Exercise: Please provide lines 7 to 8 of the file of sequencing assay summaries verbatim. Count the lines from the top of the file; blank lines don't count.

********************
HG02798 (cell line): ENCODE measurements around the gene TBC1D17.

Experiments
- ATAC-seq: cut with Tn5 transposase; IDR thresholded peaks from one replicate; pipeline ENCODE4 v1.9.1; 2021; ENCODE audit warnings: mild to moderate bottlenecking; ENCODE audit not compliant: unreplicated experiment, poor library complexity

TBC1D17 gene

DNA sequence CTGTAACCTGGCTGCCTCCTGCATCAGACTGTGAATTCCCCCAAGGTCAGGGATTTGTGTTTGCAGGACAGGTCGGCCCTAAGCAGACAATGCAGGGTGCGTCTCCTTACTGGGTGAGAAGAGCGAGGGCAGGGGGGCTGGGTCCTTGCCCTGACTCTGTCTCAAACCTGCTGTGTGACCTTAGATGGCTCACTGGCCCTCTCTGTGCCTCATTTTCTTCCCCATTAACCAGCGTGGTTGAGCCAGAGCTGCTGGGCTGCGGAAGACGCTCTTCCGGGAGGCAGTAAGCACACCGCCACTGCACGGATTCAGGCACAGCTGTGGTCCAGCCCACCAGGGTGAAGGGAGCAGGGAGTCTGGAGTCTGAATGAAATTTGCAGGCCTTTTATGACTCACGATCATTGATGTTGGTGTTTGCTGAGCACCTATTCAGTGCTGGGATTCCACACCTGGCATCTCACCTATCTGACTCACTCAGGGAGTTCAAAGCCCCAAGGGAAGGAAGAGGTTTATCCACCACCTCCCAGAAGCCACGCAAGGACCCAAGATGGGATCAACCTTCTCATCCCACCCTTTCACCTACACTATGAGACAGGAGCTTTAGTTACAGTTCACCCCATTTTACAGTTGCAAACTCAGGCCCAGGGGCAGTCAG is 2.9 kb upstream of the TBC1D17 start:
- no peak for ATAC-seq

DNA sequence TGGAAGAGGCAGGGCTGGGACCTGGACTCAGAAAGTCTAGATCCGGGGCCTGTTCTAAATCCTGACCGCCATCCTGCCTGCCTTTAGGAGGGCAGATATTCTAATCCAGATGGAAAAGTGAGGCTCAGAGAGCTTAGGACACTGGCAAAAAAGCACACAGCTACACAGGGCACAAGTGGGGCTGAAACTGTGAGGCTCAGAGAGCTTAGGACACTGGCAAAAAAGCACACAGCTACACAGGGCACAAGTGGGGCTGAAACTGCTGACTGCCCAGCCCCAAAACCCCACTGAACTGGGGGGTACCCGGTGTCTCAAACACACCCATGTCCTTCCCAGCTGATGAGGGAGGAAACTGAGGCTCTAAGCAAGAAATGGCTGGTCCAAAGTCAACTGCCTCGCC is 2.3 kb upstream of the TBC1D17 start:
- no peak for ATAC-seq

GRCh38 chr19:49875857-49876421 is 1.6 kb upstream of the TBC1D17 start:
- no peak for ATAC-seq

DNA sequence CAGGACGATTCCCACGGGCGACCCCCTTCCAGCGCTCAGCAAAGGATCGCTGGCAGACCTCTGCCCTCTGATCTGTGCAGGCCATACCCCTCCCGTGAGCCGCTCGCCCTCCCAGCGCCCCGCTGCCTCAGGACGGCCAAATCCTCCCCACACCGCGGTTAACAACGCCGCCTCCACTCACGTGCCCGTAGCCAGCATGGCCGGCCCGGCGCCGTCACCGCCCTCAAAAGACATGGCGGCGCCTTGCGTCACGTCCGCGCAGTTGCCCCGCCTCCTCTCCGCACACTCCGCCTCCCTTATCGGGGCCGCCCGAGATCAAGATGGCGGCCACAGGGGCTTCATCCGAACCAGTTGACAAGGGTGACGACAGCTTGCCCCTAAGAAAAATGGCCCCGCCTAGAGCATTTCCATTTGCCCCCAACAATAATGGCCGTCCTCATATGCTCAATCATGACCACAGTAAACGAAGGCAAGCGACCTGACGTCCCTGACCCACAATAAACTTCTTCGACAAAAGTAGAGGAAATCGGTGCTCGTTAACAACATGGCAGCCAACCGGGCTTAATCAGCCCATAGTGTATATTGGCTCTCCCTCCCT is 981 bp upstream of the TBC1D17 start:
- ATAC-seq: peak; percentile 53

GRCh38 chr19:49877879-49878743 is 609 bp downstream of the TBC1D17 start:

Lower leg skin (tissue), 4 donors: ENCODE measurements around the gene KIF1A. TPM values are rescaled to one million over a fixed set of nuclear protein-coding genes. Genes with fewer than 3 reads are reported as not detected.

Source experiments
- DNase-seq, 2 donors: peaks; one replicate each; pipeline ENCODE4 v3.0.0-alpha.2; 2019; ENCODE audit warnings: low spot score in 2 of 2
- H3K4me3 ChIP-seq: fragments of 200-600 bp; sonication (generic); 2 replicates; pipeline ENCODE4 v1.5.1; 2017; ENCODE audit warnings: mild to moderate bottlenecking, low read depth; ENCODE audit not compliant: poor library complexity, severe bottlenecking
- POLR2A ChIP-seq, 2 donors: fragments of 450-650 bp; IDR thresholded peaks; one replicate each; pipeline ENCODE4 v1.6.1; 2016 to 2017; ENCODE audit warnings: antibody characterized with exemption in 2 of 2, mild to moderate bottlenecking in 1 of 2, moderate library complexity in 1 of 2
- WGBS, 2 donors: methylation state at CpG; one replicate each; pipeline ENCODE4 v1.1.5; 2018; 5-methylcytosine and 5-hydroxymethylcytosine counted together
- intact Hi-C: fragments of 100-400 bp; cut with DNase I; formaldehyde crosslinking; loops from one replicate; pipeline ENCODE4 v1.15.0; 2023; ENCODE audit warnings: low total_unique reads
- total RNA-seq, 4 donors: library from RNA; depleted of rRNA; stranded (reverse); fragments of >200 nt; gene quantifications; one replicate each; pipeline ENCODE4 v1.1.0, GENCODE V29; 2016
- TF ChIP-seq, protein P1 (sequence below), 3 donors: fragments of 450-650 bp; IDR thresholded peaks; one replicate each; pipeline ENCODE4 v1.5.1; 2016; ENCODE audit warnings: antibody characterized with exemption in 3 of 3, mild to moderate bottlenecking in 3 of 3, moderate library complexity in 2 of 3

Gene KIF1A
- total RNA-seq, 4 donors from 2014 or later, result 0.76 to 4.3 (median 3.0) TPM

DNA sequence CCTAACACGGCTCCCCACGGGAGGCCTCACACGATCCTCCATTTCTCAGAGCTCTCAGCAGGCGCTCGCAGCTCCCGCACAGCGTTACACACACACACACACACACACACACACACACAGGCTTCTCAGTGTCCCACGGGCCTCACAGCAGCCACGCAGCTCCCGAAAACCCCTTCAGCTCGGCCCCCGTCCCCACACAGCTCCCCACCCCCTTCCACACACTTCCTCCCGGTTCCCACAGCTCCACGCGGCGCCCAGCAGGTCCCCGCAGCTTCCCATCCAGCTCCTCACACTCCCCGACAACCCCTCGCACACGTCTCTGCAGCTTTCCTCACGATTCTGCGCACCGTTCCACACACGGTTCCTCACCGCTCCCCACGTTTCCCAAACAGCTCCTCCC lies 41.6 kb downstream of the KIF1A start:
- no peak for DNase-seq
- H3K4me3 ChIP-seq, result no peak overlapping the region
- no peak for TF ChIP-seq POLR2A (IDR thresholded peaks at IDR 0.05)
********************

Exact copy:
DNA sequence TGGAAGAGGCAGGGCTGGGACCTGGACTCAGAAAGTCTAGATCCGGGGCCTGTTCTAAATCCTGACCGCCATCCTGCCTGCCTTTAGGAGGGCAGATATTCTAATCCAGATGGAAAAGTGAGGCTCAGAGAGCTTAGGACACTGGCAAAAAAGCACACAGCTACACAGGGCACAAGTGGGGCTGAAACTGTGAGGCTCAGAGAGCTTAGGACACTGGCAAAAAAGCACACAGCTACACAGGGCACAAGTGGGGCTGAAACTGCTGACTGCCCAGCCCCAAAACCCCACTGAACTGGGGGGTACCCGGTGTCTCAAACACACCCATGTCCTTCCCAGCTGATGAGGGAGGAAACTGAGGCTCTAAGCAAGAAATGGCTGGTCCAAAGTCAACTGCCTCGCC is 2.3 kb upstream of the TBC1D17 start:
- no peak for ATAC-seq